Who's that guy with, like, eleven labors that Pixar made a movie about? Post em up!

Discussion in 'Ancient Coins' started by Ryro, Sep 19, 2021.

  1. Ryro

    Ryro The last of the Diadochi Supporter

    I kid, I kid. I knew the entire time and was testing the collective mind of CT to bolster my ego! It was actually a lifetime original on Kevin Sorbo and he had 13 labors (working with Zena without falling in love was the thirteenth).
    Hercules-and-Xena-Warrior-Princess.jpg

    Clowning aside, I'm very pleased to have nabbed a coin depicting the eleventh (some sources say twelfth) labor of Herakles:jimlad::singing: (Hercules if you're nasty) the apples of the Hesperides!
    022004_l.jpg
    Gordianus III (238-244 AD). AE34 (21.86 g). Cilicia, Tarsus.
    Obv. AVT K M ANTΩNIOC ΓOPΔIANOC CEB / Π Π, Radiate, draped and cuirassed bust to right, holding spear and shield decorated with gorgoneion between two serpents.
    Rev. TAPCOV MHTPOΠOΛEΩ, A / M in left field, K / Γ / B in right field, Herakles standing left holding club in right hand, apples of the Hesperides in left hand, lion skin hanging from left forearm, to left dead serpent in tree.
    SNG Paris 1669 (same dies).
    Light green patina. Fine/almost very fine.
    See Voegtli, Heldenepen, pp. 42-44: this scene appears on the provincial coins of Tarsus and ten other cities.

    From the François Righetti Collection.
    (My first coin from the Righetti collection)

    This is probably my favorite of all Herk's labors as it is the most complex.
    In a nutshell, or should I say apple seed, the Hesperides apples were a gift from Hera (Herakles namesake and antagonist. The thought process being that Hera made Herakles great through his constant torment by her. Hence his being named after her) to Zeus. So, this labor, Eurystheus knew, Herakles wouldn't be able to complete.
    Added to this, Herakles had no idea where the apples were:facepalm: In herculean fashion he traveled around being challenged and beating up:punch: everyone in his path including Ares son and 2 of Poseidon's sons.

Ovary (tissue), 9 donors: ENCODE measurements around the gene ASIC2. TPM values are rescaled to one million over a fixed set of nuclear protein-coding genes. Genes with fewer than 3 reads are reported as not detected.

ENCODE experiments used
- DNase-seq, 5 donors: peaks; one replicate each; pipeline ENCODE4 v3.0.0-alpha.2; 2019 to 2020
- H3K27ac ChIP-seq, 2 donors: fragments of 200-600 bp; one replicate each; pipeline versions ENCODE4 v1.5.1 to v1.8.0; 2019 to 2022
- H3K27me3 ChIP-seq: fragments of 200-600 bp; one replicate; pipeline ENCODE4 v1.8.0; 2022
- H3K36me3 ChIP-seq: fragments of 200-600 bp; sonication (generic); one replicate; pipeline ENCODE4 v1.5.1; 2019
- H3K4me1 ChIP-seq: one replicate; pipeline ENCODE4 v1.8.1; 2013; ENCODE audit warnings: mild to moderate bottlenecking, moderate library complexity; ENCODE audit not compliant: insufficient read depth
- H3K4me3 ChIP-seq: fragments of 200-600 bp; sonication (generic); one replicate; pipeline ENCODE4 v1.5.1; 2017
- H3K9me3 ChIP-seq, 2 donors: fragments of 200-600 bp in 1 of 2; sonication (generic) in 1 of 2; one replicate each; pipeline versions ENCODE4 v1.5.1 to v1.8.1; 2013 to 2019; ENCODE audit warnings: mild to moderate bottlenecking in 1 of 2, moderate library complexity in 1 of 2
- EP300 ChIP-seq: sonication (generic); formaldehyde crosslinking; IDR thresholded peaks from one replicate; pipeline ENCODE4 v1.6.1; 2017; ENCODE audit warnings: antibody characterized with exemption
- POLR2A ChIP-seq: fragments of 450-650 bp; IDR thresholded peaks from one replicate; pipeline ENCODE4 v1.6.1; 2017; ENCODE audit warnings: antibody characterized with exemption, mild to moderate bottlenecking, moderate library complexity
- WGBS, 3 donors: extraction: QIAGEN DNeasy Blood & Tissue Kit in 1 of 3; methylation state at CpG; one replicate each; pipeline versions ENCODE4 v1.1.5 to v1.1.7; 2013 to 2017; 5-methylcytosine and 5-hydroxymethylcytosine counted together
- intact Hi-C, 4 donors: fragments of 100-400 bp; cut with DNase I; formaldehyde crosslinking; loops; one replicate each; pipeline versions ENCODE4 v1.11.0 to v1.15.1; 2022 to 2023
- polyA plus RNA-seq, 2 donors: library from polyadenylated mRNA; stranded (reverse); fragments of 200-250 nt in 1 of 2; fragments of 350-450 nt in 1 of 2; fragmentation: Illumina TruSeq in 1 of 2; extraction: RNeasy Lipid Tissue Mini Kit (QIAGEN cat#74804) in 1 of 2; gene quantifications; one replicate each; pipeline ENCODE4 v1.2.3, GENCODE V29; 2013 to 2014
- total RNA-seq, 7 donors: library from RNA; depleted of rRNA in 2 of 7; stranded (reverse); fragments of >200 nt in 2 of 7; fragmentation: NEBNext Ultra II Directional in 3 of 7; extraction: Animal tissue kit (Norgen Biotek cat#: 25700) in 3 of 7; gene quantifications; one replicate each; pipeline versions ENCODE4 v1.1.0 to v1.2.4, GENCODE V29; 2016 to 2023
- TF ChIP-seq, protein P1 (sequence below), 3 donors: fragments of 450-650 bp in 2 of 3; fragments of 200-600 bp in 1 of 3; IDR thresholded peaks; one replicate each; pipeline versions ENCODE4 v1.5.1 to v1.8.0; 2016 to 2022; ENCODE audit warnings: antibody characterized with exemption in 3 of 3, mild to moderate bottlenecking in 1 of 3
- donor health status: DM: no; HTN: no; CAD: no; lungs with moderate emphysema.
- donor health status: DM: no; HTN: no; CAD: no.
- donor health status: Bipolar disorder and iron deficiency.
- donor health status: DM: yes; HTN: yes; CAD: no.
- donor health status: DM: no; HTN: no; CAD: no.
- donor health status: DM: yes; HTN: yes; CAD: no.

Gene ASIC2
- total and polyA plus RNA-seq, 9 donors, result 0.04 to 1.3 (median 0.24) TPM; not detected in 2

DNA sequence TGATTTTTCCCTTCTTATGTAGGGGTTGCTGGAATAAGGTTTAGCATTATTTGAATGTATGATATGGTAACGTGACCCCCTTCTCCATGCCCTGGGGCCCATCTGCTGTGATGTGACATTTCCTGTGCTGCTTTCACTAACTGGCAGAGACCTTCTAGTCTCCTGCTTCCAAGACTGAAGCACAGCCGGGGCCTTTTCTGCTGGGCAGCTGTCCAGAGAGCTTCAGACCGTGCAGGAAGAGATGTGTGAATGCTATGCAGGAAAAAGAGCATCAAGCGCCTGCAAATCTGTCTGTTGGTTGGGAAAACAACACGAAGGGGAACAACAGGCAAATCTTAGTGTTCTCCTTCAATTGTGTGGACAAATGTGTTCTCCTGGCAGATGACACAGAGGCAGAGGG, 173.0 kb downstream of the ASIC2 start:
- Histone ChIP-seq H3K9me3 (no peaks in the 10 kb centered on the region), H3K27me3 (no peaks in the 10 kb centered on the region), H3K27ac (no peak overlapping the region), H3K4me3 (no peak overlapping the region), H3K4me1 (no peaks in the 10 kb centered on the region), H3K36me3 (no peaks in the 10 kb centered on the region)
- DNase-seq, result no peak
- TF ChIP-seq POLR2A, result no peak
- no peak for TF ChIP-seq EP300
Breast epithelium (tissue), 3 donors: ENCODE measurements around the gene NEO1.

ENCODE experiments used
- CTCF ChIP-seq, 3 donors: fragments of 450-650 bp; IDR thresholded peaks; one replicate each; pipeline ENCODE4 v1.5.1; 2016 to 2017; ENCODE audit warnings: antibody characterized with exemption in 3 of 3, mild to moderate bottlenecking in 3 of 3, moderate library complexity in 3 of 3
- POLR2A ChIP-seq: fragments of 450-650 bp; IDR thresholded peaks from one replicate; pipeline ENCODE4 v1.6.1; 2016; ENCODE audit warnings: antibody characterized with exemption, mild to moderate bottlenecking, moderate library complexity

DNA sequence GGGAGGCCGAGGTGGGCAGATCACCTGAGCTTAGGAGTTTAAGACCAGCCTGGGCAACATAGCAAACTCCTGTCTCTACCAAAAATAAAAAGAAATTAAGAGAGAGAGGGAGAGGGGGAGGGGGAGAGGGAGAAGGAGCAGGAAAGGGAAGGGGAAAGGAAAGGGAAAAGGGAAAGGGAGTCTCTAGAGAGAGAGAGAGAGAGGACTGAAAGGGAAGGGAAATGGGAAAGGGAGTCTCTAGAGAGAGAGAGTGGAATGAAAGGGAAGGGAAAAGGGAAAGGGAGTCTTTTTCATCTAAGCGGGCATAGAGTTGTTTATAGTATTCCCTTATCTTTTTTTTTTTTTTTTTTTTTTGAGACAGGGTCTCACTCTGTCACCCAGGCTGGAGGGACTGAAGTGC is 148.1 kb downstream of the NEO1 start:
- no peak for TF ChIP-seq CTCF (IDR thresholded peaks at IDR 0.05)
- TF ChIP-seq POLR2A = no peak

1991.10.0629.jpeg
    (Herakles might have killed Kyknos if Zeus hadn't put a stop to the brawl with a well timed thunderbolt)

    He was fortunate though to run into Prometheus. Who, as you'll remember, was forced to have his liver eaten by an eagle, only for it to grow back the next day and renew his torture, presumably, for eternity :inpain: (all this torment just for giving man fire, to Zeus's displeasure)
    prometheus-eagle-eating-liver.jpg
    (Wish mine could hold a blanket in place like that)

    Herakles ended the torture by killing the eagle.
    In appreciation Prometheus told Herakles the secret of the apples, he would need the help of Atlas. Much like Prometheus, Atlas' burden of holding up the earth and sky was so awful he would do anything to pass the burden onto another.
    the-labours-of-hercules-10-steal-the-apples-of-hesperides-cort-after-floris.jpg
    (Gotta love the Greeks understanding of things. As in, they hold up what they are standing under as well as on:wacky:)

    Atlas did as he was asked while Herakles held us all on his shoulders. When Atlas came back however he said that he would be the one to take the apples to Eurystheus. Herakles, realizing that he would never see Atlas again if he let him walk away, coyly asked if Atlas would hold the earth and sky for just a moment while he got some padding for his shoulders. Atlas did and Herakles peaced out of there faster than Alcibiades left Sparta after the king found out that he'd gotten the queen pregnant:smuggrin:
    Demonstrating the fluidity of myth, Herakles is sometimes portraid as having gone to the gardens
    1990.14.0210.jpeg

    But those versions are not ours to know.
    Herakles brings the fruit back to Eurystheus only to have to return them to Athena whom made the trip back to the garden. After all, these are apples for gods :rolleyes:

    Other labors on coins:
    Screenshot_20201208-164007_PicCollage-removebg-preview.png
    16067088105404645618232269296843.jpg
    Trajan
    quadrans, Rome mint, 98 - c. 106
    1.791 g, 11.6 mm, die axis 180o obverse IMPCAES TRAIAN AVG GERM,diademed bust of Hercules right, Nemean lion skin tied around his neck; reverse Erymanthian Boar walking right, S C (senatus consulto) in exergue; from the Ray Nouri Collection;
    RIC II 702, BMCRE III 1062, Cohen II 341, SRCV II 3248, F, dark patina with highlighting earthen fill, a little off center on a tight flan,